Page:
Thursday, January 14
9-10 AM: Shrub Planting and Care
Chris Enroth, University of Illinois
For most landscapes, shrubs are the backbone of the design. Ever-present and at eye-level, this plant material has to perform well no matter the time of year. So often shrubs are planted with poor spacing and pruned into unsightly forms. Join Illinois Extension horticulture educator Chris Enroth as he talks about proper placement and care for Midwestern shrubs as well as his favorite shrubs.
10:05-11:05 AM: Invasive Tree Pests of the Midwest
Ken Johnson, University of Illinois
Invasive species cause billions of dollars of damage every year in the United States and can wreak havoc on landscapes and natural areas. This presentation will discuss some of the invasive insects in Illinois and the Midwest-Emerald Ash Borer, Japanese beetle, gypsy moth, spotted lanternfly, Asian long-horned beetle -as well as some to be on the lookout for.
11:10 AM -12:15 PM: Tough Native Trees
Jay Hayek, University of Illinois
This session will provide an overview of the environmental benefits of choosing and planting native tree species with an emphasis on some tough urban trees that can be planted in urban areas.
Friday, January 15
9-10 AM: Identifying Stresses of Trees
Kelly Allsup, University of Illinois
While you are doing your annual tree health assessments, Horticulture Educator Kelly Allsup will demonstrate some of the telltale signs that trees may be under stress while addressing the most common abiotic issues that face urban trees today.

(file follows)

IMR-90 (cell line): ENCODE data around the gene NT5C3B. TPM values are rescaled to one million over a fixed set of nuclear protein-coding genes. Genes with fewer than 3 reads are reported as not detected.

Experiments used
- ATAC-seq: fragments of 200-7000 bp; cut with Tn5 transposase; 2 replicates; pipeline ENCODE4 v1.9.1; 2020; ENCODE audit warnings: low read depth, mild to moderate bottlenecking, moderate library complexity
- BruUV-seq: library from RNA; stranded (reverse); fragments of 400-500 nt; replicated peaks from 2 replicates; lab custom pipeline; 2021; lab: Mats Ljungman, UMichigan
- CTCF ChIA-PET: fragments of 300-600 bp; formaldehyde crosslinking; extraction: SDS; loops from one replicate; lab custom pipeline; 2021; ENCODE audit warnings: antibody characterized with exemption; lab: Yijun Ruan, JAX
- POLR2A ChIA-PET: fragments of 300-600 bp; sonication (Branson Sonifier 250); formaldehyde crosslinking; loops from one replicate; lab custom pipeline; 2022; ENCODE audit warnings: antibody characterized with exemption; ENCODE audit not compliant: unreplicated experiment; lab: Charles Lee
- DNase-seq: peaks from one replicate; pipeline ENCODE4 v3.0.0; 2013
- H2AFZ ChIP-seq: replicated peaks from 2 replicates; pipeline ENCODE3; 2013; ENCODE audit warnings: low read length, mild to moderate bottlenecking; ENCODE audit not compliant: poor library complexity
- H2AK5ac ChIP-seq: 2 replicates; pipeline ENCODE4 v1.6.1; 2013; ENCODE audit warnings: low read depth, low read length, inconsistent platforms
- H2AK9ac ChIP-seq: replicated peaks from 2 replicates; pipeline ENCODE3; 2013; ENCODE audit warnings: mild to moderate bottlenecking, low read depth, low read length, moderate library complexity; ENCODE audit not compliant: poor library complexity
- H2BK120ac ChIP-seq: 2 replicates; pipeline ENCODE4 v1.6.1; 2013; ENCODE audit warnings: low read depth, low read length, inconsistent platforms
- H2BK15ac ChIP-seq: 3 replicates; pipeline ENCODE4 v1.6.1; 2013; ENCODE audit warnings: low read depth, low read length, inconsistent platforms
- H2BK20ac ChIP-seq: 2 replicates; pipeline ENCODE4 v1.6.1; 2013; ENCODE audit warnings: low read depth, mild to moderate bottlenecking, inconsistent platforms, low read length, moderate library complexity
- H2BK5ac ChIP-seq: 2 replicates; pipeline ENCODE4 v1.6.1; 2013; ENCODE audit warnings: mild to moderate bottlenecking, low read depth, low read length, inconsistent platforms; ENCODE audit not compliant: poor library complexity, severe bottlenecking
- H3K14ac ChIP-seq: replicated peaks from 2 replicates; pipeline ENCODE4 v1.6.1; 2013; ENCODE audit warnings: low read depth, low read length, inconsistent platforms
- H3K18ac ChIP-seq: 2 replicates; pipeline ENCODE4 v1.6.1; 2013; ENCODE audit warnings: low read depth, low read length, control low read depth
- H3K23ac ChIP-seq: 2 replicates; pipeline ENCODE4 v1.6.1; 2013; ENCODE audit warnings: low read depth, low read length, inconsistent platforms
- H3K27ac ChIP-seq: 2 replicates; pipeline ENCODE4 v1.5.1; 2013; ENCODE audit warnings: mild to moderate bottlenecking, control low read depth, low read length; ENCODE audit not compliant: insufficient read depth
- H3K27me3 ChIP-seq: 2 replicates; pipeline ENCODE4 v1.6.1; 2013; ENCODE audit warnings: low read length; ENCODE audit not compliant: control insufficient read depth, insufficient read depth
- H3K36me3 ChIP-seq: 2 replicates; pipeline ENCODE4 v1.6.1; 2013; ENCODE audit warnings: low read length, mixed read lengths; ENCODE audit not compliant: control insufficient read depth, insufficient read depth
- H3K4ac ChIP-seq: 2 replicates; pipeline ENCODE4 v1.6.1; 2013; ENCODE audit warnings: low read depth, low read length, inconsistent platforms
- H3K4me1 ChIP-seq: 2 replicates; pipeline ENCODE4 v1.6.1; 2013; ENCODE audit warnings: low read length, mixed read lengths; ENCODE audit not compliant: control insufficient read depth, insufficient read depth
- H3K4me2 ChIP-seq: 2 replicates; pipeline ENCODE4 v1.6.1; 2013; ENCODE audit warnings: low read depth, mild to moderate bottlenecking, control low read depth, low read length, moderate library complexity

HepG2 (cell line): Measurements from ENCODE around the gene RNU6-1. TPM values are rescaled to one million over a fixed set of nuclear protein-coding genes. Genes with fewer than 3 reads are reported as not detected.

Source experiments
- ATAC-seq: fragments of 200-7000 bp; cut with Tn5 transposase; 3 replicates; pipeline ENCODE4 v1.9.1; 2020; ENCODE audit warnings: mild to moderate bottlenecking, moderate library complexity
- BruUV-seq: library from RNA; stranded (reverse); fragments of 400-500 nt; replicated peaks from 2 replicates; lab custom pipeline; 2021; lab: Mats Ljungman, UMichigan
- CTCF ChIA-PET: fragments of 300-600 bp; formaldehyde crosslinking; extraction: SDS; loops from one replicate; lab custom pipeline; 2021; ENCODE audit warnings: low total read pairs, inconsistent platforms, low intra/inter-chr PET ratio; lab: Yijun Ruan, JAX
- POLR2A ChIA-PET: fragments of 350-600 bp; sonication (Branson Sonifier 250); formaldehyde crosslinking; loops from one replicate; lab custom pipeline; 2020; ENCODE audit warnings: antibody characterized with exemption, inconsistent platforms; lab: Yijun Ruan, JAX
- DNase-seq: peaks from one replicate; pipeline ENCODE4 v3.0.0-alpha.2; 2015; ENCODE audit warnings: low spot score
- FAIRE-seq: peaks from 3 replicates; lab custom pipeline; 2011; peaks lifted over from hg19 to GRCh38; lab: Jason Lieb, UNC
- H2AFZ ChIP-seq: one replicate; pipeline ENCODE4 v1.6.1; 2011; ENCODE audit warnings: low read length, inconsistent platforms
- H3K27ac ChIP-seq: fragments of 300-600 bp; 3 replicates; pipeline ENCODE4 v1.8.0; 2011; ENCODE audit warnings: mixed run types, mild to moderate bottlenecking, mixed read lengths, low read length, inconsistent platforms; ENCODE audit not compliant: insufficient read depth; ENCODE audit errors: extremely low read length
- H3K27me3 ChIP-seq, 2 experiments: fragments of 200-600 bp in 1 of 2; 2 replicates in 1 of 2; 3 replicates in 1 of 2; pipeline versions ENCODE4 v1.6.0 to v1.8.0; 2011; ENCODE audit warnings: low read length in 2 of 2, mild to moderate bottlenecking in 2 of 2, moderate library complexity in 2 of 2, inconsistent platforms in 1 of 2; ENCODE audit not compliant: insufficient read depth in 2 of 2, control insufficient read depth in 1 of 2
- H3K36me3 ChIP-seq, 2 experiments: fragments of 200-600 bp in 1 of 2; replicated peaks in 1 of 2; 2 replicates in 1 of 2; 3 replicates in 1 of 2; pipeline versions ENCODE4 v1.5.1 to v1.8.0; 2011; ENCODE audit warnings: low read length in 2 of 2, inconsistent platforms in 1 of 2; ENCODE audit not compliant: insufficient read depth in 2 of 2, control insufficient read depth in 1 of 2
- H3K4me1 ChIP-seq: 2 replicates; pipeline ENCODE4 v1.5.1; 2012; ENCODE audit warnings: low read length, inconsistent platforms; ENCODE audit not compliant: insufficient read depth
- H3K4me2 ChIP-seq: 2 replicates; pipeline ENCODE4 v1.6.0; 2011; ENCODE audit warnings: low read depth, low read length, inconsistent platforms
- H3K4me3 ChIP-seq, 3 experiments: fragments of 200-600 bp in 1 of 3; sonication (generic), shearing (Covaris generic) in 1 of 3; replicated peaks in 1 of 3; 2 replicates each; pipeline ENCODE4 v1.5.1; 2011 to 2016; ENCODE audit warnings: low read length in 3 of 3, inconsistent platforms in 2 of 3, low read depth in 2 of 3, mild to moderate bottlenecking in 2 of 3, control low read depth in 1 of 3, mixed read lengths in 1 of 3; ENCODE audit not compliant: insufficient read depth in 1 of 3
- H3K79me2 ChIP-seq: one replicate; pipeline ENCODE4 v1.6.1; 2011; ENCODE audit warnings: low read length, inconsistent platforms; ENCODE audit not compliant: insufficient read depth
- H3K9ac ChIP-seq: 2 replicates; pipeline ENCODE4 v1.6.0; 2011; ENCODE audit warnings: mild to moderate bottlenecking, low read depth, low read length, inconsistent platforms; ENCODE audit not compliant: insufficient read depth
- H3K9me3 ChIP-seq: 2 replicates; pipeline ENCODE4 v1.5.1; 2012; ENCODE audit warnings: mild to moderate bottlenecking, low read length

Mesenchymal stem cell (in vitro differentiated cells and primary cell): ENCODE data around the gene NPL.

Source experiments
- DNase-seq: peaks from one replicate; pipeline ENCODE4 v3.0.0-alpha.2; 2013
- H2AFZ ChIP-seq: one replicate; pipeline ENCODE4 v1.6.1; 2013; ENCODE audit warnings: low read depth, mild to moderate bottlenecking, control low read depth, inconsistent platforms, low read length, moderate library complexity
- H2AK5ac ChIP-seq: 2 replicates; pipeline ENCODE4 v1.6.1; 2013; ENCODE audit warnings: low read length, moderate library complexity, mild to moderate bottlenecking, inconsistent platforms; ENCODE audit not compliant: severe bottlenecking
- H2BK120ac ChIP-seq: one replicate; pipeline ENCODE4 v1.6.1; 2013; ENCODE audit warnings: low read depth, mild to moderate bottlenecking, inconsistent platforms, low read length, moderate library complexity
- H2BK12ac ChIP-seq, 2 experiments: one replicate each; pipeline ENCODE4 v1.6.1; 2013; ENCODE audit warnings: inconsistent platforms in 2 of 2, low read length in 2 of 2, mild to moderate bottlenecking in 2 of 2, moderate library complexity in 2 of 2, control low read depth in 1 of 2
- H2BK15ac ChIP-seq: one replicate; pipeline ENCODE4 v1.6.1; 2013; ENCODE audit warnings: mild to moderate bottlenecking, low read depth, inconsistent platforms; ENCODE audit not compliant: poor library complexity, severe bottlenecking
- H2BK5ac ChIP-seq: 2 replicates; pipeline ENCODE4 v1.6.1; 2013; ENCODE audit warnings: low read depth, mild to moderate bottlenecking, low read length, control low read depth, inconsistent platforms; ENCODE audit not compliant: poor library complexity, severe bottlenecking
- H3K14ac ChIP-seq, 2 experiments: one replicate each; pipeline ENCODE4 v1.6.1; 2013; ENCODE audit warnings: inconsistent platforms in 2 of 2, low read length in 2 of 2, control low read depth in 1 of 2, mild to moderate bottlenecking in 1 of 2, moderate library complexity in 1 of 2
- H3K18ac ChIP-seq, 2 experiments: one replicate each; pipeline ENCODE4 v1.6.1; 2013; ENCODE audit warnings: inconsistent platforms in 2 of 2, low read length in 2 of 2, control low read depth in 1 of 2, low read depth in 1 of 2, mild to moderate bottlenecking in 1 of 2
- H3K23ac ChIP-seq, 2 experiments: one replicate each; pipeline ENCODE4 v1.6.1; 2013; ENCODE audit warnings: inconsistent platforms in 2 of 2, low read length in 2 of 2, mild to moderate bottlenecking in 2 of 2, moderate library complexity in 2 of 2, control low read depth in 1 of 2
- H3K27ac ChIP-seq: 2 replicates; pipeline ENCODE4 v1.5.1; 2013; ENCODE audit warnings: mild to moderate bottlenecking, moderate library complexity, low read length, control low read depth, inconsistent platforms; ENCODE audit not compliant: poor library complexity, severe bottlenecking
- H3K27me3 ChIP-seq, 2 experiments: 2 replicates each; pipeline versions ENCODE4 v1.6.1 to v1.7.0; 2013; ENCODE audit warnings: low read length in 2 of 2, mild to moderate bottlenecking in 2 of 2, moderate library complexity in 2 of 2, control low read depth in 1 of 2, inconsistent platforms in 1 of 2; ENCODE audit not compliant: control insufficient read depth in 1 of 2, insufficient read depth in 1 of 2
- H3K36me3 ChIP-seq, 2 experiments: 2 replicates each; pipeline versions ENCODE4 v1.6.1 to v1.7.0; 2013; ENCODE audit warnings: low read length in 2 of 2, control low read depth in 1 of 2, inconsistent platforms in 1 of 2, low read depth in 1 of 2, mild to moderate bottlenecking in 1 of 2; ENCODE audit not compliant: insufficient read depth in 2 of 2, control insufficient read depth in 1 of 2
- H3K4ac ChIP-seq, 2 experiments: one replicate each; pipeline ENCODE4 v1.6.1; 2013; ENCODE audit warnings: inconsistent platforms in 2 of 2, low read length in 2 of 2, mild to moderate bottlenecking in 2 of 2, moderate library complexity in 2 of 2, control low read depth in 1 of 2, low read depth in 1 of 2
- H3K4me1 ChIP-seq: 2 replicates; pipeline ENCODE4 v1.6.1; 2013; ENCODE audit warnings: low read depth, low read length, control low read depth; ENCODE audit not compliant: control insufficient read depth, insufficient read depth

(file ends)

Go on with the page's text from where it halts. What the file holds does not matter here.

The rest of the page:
10:05-11:05 AM: Healthy Soils for Resilient Urban Trees
Michelle Catania, Morton Arboretum
The perfect tree –one that is stately and strong–does not grow overnight. These ideal trees are remnants of the past, leftovers from simpler times. In the current era, builders prefer fast and efficient, using massive earthmovers to prepare the land. This creates inhospitable landscapes for trees, that are still demanded to live out the rest of their lives in this manipulated, biologically void landscape. The climate of the future is expected to be different than todays. This talk is designed to teach professionals how to assess soil conditions, promote tree-based practices to enhance the planting environment, and highlight online resources to keep you learning and digging in the soil to promote healthy, long-lived urban trees.